1. Download the watermarked photo to your computer and save it as alamo_marked.jpg. Make sure that it is saved in R's working directory. If it is not in R's working directory, then change R's working directory using the setwd() function. Then, you can load this image into a variable called im (short for image), as follows:

```install.packages('imager')
library('imager')
filepath<-'alamo_marked.jpg'

The rest of the code we will explore will use this image called im. Here, we have loaded a watermarked picture of the Alamo into im. However, you can run the rest of the code on any image, simply by saving the image to your working directory, and specifying its path in the filepath variable.

2. The signature we are developing is meant to be used for grayscale images. So, we will convert this image to grayscale by using functions in the imager package:

```im<-imager::rm.alpha(im)
im<-imager::grayscale(im)
im<-imager::imsplit(im,axis = "x", nb = 10)   ```

The second line of this code is the conversion to grayscale. The last line performs a split of the image into 10 equal sections.

3. The following code creates an empty matrix that we will fill with information about each section of our 10x10 grid:

`matrix <- matrix(nrow = 10, ncol = 10)`

Next, we will run the following loop. The first line of this loop uses the imsplit command. This command was also used earlier to split the x axis into 10 equal parts. This time, for each of the 10 x-axis splits, we will do a split along the y axis, also splitting it into 10 equal parts:

```for (i in 1:10) {
is <- imager::imsplit(im = im[[i]], axis = "y", nb = 10)
for (j in 1:10) {
matrix[j,i] <- mean(is[[j]])
}
}```

The output so far is the matrix variable. We will use this in Step 4.

4. We can get the signature of the watermarked photograph by running the following code:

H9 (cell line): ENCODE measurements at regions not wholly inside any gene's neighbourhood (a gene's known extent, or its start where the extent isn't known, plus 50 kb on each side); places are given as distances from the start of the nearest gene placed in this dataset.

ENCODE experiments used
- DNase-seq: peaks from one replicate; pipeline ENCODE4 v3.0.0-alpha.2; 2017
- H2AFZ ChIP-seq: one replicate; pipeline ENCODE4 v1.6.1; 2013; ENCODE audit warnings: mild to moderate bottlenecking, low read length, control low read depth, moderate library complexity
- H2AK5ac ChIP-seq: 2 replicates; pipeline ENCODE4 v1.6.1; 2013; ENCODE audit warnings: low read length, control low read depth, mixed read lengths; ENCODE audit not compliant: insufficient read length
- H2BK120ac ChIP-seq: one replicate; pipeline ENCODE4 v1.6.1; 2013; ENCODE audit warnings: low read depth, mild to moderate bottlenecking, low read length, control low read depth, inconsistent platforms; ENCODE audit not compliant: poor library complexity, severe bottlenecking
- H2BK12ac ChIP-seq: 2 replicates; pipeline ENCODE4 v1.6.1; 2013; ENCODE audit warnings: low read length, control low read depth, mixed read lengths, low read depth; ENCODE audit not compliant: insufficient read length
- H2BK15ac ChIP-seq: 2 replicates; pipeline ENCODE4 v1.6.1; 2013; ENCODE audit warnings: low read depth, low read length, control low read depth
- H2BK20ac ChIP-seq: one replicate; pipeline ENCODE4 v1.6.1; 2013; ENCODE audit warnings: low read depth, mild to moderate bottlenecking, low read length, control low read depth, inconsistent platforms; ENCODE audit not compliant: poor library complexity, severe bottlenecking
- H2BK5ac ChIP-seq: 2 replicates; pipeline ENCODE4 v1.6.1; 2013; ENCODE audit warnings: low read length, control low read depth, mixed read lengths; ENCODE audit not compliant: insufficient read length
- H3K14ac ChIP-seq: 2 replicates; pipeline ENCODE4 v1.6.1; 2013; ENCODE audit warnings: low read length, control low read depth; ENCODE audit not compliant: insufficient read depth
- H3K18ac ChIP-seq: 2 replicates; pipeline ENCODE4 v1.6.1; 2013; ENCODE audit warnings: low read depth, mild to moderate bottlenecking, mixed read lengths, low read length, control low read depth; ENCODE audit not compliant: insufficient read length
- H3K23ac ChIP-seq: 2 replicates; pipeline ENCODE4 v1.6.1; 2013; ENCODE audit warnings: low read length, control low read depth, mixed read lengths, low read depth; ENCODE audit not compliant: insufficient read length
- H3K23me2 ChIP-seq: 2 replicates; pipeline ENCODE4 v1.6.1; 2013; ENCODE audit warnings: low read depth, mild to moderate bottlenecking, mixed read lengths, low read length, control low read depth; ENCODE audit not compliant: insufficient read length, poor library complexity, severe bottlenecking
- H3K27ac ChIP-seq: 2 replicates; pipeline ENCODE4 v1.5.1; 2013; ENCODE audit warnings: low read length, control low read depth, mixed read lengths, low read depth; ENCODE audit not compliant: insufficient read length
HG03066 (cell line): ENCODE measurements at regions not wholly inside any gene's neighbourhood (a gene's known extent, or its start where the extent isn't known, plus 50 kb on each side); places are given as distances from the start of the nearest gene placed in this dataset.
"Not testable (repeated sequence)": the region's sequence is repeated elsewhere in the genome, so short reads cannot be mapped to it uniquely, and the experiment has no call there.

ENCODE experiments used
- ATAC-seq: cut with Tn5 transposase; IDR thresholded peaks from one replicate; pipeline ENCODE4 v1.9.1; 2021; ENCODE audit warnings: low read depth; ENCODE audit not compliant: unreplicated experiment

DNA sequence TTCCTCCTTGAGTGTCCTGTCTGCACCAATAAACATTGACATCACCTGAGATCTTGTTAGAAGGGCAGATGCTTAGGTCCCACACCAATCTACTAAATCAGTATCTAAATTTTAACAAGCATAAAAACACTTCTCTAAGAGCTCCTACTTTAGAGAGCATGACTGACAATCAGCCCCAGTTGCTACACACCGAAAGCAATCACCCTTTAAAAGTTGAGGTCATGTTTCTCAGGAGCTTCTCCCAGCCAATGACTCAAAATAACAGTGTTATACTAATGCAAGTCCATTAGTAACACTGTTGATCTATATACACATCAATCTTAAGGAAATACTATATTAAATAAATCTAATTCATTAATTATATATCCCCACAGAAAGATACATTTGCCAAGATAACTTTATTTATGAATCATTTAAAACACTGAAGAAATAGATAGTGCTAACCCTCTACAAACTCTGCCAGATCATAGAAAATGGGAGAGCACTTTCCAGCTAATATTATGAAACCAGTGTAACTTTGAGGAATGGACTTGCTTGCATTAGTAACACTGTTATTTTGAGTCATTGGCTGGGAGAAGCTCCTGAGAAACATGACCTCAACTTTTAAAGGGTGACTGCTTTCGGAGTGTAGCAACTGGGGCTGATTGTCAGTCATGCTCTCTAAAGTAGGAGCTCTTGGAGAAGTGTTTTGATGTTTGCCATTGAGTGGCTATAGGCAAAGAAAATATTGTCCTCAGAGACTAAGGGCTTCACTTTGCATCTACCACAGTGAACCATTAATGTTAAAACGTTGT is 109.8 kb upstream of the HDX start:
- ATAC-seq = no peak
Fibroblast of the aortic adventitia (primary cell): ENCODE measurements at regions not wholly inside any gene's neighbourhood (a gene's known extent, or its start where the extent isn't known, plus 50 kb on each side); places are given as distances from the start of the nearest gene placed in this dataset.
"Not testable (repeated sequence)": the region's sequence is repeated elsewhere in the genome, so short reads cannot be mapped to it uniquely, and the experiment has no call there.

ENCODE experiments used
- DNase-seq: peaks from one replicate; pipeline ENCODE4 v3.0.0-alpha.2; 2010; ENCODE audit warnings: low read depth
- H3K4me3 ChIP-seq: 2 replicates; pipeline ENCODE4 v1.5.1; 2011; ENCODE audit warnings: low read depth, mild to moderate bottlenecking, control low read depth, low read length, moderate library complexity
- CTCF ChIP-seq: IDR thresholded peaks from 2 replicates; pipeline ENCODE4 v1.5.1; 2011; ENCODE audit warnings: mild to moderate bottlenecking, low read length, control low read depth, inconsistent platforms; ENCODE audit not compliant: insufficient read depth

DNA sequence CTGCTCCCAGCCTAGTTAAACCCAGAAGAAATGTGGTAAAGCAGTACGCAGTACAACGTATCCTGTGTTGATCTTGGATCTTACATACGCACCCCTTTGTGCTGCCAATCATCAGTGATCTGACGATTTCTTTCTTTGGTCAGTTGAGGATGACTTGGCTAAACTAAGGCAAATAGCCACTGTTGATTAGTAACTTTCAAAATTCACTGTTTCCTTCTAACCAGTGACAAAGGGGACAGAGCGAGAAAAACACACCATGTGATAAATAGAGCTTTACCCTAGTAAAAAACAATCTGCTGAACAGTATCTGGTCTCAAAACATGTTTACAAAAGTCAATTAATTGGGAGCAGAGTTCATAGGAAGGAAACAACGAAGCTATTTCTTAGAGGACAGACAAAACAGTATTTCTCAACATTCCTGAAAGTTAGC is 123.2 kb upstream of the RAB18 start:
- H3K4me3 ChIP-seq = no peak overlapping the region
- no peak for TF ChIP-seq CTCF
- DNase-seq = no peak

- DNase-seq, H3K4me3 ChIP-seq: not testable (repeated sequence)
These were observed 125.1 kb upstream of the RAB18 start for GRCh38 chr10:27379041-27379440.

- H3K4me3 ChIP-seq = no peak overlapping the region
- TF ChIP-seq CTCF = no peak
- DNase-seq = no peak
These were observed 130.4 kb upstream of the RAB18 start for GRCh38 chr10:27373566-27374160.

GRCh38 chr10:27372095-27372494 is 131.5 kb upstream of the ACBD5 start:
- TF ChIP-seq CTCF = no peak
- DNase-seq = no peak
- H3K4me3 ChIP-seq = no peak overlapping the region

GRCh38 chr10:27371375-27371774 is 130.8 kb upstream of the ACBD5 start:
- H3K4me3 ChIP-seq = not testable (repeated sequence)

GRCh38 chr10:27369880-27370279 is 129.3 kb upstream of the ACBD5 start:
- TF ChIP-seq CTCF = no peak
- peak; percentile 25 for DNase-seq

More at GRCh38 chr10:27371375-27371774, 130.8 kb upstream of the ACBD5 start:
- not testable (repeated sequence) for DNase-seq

```watermarked_signature<-get_signature(matrix)
watermarked_signature```

The output is as follows:

Figure 5.14: Signature of watermarked image

The final output of this activity is the watermarked_signature variable, which is the analytic signature of the watermarked Alamo photo. If you have completed all of the exercises and activities so far, then you should have three analytic signatures: one called building_signature, one called borges_signature, and one called watermarked_signature.

5. After completing this activity, we have stored this signature in a variable called watermarked_signature. Now, we can compare it to our original Alamo signature, as follows:

```comparison<-mean(abs(watermarked_signature-building_signature))
comparison```

In this case, the result we get is 0.015, indicating a very close match between the original image signature and this new image's signature.

What we have seen is that our analytic signature method returns similar signatures for similar images, and different signatures for different images. This is exactly what we want a signature to do, and so we can judge this method a success.

### Activity 13: Performing Factor Analysis

Solution:

1. The data file can be downloaded from https://github.com/TrainingByPackt/Applied-Unsupervised-Learning-with-R/tree/master/Lesson05/Data/factor.csv. Save it to your computer and make sure that it is in R's working directory. If you save it as factor.csv, then you can load it in R by executing the following command:

`factor<-read.csv('factor.csv')`
2. Load the psych package as follows:

`library(psych)`
3. We will be performing factor analysis on the user ratings, which are recorded in columns 2 through 11 of the data. We can select these columns as follows:

`ratings<-factor[,2:11]`
4. Create a correlation matrix of the ratings data as follows:

`ratings_cor<-cor(ratings)`
5. Determine the number of factors we should use by creating a scree plot. A scree plot is produced as one of the outputs of the following command:

`parallel <- fa.parallel(ratings_cor, fm = 'minres', fa = 'fa')`
6. The scree plot looks like the following:

Figure 5.15: Parallel Analysis Scree Plots

The scree plot shows one factor whose eigenvalue is much higher than the others. While we are free to choose any number of factors in our analysis, the single factor that is much larger than the others provides good reason to use one factor in our analysis.

7. We can perform factor analysis as follows, specifying the number of factors in the nfactors parameter:

`factor_analysis<-fa(ratings_cor, nfactors=1)`

This stores the results of our factor analysis in a variable called factor_analysis:

8. We can examine the results of our factor analysis as follows:

`print(factor_analysis)`

The output looks as follows:

Figure 5.16: Result of factor analysis

The numbers under MR1 show us the factor loadings for each category for our single factor. Since we have only one explanatory factor, all of the categories that have positive loadings on this factor are positively correlated with each other. We could interpret this factor as general positivity, since it would indicate that if people rate one category highly, they will also rate other categories highly, and if they rate one category poorly, they are likely to rate other categories poorly.